In a powerful way, Disability Incarcerated embraces "intersectionality" to expose how "disability, situated alongside other key lines of stratification … is central to understanding the complex, varied, and interlocking ways in which incarceration occurs and is made out to be normal, natural, politically necessary, and beneficial" (Carey, Ben-Moshe, and Chapman x). However, although the editors claim in the introduction to show how disability and gender are interlocking oppressions in the carceral system, the essays they include are frighteningly silent on the fate of women in either asylums or prisons. The only essayist who attends in any sustained way to gender oppression is Rembis, who explains that "women inmates had higher rates of 'mental health problems' than men" and who analyzes the institutionalization of "delinquent" girls (146). When discussing schizophrenia, Patel notes that before the 1950s, it was a diagnosis primarily given to housewives (204). This moment begs for a critical examination of gender and carceral spaces—perhaps even a reconsideration of the domestic space in relation to structures of power like the prison-industrial complex—and yet no more is said about it. The absence of gender in the volume is surprising given Davis's forward, in which she describes her own experience of gender discrimination in prison and then says, "I was entirely unaware of the structural conflation of deviant and disabled women" (viii). The volume is more focused on the intersections between race, nationality, and disability in carceral systems. To be sure, these are important interlocking oppressions to explore; however, it would have been nice to see more attention given to the incarceration and/or institutionalization of women and to the structures of power that continue to discriminate against women with disabilities. Specifically, I could have envisioned a piece on the governance of reproductive rights in institutional and non-institutional settings making an important contribution to the volume.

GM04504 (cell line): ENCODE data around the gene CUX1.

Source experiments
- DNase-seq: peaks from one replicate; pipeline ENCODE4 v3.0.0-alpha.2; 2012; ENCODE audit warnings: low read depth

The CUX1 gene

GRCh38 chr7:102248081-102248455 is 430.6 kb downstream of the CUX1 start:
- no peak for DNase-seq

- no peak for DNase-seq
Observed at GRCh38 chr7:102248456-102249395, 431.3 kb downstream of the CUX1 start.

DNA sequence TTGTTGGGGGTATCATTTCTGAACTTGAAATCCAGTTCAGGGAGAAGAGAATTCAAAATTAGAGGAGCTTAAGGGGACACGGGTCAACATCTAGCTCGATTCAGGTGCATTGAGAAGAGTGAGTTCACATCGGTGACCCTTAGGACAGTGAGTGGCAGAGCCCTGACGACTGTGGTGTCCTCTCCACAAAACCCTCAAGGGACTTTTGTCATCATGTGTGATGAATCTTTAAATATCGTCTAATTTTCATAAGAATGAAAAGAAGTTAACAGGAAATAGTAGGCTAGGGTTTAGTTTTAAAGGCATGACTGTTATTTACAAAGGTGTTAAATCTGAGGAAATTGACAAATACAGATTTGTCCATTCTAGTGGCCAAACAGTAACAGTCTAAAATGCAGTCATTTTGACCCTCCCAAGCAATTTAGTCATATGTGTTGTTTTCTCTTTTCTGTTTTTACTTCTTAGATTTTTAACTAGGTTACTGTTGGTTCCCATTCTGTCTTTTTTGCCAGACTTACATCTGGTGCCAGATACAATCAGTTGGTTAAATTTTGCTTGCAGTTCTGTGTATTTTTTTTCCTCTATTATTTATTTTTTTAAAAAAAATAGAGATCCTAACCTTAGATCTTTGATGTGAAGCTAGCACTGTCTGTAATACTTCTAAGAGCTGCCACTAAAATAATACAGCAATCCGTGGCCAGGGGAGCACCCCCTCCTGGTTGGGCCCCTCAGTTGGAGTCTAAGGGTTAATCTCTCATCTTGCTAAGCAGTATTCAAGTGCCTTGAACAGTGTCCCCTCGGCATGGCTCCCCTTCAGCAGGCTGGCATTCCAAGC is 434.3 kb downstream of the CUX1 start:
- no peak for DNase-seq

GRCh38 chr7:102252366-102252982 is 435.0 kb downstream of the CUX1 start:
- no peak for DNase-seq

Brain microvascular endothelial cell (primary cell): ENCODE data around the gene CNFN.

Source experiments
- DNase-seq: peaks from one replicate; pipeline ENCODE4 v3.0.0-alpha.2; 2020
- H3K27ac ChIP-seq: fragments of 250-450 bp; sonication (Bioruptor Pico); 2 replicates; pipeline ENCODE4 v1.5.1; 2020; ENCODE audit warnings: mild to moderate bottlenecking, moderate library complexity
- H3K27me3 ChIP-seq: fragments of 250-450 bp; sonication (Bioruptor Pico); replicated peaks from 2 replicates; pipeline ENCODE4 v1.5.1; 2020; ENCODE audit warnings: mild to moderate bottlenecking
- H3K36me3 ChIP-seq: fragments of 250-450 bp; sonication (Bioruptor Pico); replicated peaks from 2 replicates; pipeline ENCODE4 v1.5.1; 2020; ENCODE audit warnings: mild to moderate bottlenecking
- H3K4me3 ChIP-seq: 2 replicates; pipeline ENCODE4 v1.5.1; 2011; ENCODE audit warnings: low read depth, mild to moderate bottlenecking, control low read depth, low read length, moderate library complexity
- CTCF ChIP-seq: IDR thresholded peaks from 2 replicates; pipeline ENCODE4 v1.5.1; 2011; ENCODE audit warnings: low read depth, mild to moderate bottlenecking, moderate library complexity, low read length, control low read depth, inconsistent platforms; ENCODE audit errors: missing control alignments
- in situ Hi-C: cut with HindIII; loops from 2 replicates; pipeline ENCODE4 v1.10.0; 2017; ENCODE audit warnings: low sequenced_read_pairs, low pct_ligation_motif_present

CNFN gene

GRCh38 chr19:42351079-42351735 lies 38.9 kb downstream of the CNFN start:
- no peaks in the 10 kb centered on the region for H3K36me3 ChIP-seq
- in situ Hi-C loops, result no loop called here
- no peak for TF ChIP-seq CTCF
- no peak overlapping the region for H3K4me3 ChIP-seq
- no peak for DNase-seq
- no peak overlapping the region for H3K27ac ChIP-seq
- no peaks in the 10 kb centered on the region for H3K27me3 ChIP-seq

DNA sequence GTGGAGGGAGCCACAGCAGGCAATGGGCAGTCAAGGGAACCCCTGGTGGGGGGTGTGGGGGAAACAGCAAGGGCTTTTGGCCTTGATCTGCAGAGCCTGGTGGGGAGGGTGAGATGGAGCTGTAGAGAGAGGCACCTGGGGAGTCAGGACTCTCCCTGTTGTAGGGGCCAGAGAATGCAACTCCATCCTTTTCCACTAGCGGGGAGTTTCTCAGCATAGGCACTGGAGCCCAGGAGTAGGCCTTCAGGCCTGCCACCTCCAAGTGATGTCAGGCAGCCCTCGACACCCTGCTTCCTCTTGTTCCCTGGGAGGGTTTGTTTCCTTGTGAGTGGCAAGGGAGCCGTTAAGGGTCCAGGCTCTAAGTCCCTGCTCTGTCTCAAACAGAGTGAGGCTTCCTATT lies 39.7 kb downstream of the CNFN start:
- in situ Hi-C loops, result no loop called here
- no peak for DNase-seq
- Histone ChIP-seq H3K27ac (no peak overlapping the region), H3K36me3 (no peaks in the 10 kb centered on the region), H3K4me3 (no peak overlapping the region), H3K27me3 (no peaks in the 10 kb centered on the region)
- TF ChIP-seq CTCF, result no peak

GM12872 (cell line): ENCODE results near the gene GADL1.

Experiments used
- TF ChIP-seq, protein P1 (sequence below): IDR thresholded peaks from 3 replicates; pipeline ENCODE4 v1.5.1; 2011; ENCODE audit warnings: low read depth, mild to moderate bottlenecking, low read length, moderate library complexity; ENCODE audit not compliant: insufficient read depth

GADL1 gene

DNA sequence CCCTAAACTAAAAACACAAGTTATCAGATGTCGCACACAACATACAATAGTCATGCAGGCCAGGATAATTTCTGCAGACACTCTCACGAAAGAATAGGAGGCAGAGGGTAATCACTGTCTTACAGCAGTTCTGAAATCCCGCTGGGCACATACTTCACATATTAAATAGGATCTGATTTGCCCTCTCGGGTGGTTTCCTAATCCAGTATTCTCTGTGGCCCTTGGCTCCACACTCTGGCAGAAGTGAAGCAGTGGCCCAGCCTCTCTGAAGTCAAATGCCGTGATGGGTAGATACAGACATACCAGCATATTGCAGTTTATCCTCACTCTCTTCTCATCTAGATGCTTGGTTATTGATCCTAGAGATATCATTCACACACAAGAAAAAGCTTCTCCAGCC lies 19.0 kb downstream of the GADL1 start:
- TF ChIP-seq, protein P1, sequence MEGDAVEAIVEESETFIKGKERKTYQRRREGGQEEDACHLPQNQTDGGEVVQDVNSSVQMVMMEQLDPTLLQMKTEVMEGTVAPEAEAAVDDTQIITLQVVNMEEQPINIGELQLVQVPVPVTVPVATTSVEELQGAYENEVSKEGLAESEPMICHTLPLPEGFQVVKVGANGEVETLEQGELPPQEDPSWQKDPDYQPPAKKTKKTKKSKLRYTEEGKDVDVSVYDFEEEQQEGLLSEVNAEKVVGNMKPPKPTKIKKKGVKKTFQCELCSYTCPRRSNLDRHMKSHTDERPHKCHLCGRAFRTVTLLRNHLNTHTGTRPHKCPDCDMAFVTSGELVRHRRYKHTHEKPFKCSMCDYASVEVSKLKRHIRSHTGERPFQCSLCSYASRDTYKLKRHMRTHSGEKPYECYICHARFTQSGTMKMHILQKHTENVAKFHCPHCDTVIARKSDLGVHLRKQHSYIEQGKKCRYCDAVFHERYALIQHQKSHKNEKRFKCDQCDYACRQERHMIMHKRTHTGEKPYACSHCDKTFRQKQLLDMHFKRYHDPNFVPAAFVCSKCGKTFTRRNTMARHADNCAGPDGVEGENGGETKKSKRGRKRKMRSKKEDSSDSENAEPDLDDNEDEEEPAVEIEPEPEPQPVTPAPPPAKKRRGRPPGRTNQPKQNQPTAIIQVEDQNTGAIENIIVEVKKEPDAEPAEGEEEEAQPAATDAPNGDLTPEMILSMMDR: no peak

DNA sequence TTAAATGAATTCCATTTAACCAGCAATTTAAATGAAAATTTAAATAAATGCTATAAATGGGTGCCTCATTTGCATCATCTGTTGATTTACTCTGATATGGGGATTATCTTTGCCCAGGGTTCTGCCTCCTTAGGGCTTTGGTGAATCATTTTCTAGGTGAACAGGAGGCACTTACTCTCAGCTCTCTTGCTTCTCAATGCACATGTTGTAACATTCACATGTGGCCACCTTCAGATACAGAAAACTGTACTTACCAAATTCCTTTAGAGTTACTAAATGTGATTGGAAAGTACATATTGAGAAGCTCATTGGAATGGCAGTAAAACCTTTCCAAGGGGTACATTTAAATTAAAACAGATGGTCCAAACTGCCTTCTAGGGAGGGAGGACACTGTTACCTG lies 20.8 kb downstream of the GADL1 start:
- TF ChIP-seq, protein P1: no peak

Additionally, I noted an emphasis on the experiences of those within carceral systems who have psychological, intellectual, and/or developmental disabilities, with little attention given to other forms of disability. The exception is Ware, Ruzsa, and Dias's essay, in which they show how prison "is both detrimental for people with disabilities and responsible for creating new experiences of disabilities" (164). As McRuer rightly suggests in his epilogue, this collection follows the "mad turn" in disability studies (277). I agree with McRuer that this move "is reinvigorating the field of disability studies and changing or radicalizing the questions we might ask in it" (277-78). However, by focusing almost exclusively on these forms of difference, the experiences of those with other forms of disability in prisons and similar systems of oppression are left unheard. Understandably, any edited collection is limited in how many pieces it can contain, an awareness to which the editors themselves attest in a footnote to their preface (xiv). Disability Incarcerated offers readers a powerful critique of neoliberalism and its exploitation of non-normative bodies, and it certainly has primed the path for future work that bridges critical prison studies and critical disability studies. Perhaps the next study will use the powerful theoretical framework offered by the editors of the volume to consider the policing of gendered, sexualized, and disabled bodies.


  1. "Bora Bora Bora." Orange Is the New Black. Netflix. Writ. Jenji Kohan, Nick Jones, and Piper Kerman. Dir. Andrew McCarthy. 11 July 2013. Television.
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  2. See Shelley Lynn's Foucault and the Government of Disability (Ann Arbor, MI: U of Michigan P, 2005) and Susan M. Schweik's The Ugly Laws: Disability in Public (New York: New York UP, 2009).